The bottom line is that it's not my job to do your testing for you. I don't have the time to put together an isolated test case for every bug I find. In fact as a developer myself I think that's just plain lazy when developers demand that. If you are any good you can take a detailed description and go duplicate it yourself, why should I take my time and do that for you? If it's a bug that is seriously impacting my work maybe, but all those other semi annoying bugs forget it, my time is valuable and this is a product you make money from, you need to the do the legwork yourself.
     
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  13. zombiegorilla

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    Then how do you know it is an actual bug in Unity, and not bad code on your side? Have you looked at some of the bug reports, even some posted by folks in this thread? Many are not unity bugs, just bad code. Part of troubleshooting is isolating the cause, the quickest way to do that is make a new project and remove parts till you find the cause. If that ends up being a real bug, submit that project. That will help them solve a bug affecting you much quicker. If you have the time to complain about it on the forums, you have to create a useful bug report.

    And the reverse can be said as well. It isn't unity's job to fix everyone's project. If it is a legitimate bug, sure. Again, many of the bugs reports aren't real bugs. (They posted numbers a while ago, and you can just look and see that many are vague and just bad code). If they treated all bug reports equally, nothing would ever get fixed. If you have found, and can reproduce a legitimate bug, do a proper bug report to get it it fixed, not just for you, but for everyone. Otherwise, non-specific complaining is useless.
     
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  14. AaronC

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    I disagree entirely. I think Unity should actually test their software before expecting everyone else to do it for free.
     
  15. snacktime

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    I'm usually pretty sure I know it's a bug before I submit a bug report. Damn sure. Maybe it's pride, I hate being wrong. And in cases where I need the bug fixed AND think there is a good chance they will actually fix it, as in it's a priority, sure in that case I'll submit a report with a test case.

    I'd give a bit more slack if I didn't know they don't actually test their stuff very well. Why should I pay for their QA?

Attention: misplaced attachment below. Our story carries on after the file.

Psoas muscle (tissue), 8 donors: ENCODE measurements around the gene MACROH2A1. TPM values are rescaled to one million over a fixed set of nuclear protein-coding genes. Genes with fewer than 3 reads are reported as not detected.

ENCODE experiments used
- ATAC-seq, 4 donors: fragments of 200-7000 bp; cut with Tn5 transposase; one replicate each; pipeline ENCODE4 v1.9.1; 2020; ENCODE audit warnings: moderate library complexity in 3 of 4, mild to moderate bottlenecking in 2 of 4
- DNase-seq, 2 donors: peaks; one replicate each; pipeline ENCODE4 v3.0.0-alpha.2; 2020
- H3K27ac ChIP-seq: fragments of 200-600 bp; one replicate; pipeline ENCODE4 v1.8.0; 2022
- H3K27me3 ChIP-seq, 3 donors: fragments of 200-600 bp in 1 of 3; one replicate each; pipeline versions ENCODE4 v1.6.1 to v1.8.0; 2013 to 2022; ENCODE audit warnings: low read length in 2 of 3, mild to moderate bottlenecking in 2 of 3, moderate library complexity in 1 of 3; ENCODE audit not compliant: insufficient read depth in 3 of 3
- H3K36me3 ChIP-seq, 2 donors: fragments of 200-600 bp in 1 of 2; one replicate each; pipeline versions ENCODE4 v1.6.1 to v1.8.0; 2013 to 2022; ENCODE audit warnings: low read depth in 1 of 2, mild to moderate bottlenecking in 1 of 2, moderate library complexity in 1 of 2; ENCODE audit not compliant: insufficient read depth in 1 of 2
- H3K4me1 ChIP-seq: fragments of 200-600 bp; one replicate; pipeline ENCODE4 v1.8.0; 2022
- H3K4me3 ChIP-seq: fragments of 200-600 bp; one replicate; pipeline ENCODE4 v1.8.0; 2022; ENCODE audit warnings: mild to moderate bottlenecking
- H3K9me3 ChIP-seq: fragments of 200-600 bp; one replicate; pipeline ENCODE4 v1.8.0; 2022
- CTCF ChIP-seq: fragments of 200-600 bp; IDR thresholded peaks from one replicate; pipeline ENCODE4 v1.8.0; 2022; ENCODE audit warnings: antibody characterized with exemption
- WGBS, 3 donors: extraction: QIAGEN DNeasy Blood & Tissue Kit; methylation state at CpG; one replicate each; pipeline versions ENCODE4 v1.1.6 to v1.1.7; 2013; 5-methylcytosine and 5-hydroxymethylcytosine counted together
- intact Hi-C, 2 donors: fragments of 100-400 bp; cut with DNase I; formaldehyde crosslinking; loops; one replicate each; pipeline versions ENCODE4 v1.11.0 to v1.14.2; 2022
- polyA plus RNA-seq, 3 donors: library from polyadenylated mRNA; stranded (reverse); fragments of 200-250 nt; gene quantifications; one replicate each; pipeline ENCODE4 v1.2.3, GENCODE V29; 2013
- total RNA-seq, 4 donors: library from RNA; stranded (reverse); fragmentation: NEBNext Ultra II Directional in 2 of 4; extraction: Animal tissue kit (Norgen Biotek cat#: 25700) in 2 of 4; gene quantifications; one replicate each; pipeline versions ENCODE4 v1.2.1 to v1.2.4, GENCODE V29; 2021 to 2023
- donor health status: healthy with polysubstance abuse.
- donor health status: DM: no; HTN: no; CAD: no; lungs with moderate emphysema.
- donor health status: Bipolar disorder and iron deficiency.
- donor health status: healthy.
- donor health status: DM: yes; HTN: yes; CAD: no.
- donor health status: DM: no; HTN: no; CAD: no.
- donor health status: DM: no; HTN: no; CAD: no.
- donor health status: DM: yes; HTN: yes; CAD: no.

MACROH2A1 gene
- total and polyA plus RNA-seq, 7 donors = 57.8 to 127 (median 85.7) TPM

But back to my main objection, which is a habit developers have of going into their corners and demanding full test cases even in situations where something is obviously wrong. It is their job to proactively explore some of this stuff and test better.

    The fact is that there is a completely different standard for products that are not developer tools. You don't demand players to submit test cases, you look at the numbers and if there are enough complaints, you assume something *is* wrong and start tracking it down. The reason companies that make developer tools don't do that, is because they know they can get their customers to do their job for them. I'm ok with some of that because to a point it kind of works. But when developers for a company start to take the attitude that it is actually their customer's responsibility to track down bugs, sorry but that's out of line.
     
  16. Dantus

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    So Unity is not testing at all. I didn't know that...
     
  17. snacktime

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    I was just trying to dig it up because I remember reading a post made by someone at Unity recently where they released some numbers on how many tests they have for some part of their codebase they were talking about. I can't remember the numbers but I do remember thinking wow, they actually think that's good.

    You can also look at the stuff they have released source for, pathetic testing. Even their own test tools don't have good test coverage. I tried using their test tools and was left with the strong impression that they were not made by someone that actually does test driven development. The workflow was really time consuming, not a very productive setup.

    And the number of regressions that happen for stuff that would be caught by even minimal testing, like api behaviors changing.

    The thing is for testing to really work it has to be something integral to your dev process. It's a way of programming that takes practice and becoming proficient at it before it really pays off. It takes time to learn how to write good tests. What I've seen is it's kind of all or nothing. You don't get half the benefit by going halfway, it doesn't work like that. So if you are just kind of testing here and there it's pretty close to not having anything.
     
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  18. Dantus

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    If you have a look at e.g. Android, it is anything but easy to even get a half decent test coverage. There is a huge amount of features in Unity. Testing all those with various build settings using different Android versions and on the most relevant devices is a tremendous task.
    Unity just made a huge step by reimplementing the OpenGL part in their code. It takes a lot of time to find out e.g. which performance tests are relevant and where a tighter test coverage is needed. Having a complete coverage for functionality and performance from the very beginning for a complicated task like this is not realistic. It would take years to get even close to that.
     
  19. MrEsquire

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    Do you work for UNITY QA.. no you do not... So why keep replying as if you know what they do..
    How many times do we need to tell you... Its maybe better you contact the Unity Staff and tell them to explain it all.